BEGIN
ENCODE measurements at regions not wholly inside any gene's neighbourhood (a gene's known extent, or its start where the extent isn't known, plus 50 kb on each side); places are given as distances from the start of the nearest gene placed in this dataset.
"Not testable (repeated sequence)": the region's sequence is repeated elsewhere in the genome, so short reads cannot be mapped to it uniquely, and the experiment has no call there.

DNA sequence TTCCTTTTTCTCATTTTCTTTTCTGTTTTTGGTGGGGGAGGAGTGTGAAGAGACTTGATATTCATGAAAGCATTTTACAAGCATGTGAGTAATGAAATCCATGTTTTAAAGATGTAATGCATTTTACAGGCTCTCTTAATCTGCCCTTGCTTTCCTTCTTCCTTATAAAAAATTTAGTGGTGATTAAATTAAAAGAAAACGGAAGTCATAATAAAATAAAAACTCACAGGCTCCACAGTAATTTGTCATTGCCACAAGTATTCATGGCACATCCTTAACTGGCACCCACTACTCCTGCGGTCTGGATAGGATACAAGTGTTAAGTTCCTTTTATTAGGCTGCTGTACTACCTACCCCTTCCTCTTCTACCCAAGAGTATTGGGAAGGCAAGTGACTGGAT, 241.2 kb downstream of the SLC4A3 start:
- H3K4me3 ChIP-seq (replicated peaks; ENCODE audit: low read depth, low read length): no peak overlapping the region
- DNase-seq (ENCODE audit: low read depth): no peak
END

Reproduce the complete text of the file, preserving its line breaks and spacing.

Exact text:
ENCODE measurements at regions not wholly inside any gene's neighbourhood (a gene's known extent, or its start where the extent isn't known, plus 50 kb on each side); places are given as distances from the start of the nearest gene placed in this dataset.
"Not testable (repeated sequence)": the region's sequence is repeated elsewhere in the genome, so short reads cannot be mapped to it uniquely, and the experiment has no call there.

DNA sequence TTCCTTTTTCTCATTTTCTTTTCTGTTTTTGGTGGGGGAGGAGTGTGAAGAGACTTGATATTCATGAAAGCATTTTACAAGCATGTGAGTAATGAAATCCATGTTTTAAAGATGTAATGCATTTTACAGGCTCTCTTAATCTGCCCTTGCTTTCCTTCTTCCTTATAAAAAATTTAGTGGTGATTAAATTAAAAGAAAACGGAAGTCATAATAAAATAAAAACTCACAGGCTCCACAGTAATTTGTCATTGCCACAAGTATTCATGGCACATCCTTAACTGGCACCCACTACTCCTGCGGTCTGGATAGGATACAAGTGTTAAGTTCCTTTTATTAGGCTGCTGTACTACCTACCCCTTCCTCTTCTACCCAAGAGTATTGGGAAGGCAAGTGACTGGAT, 241.2 kb downstream of the SLC4A3 start:
- H3K4me3 ChIP-seq (replicated peaks; ENCODE audit: low read depth, low read length): no peak overlapping the region
- DNase-seq (ENCODE audit: low read depth): no peak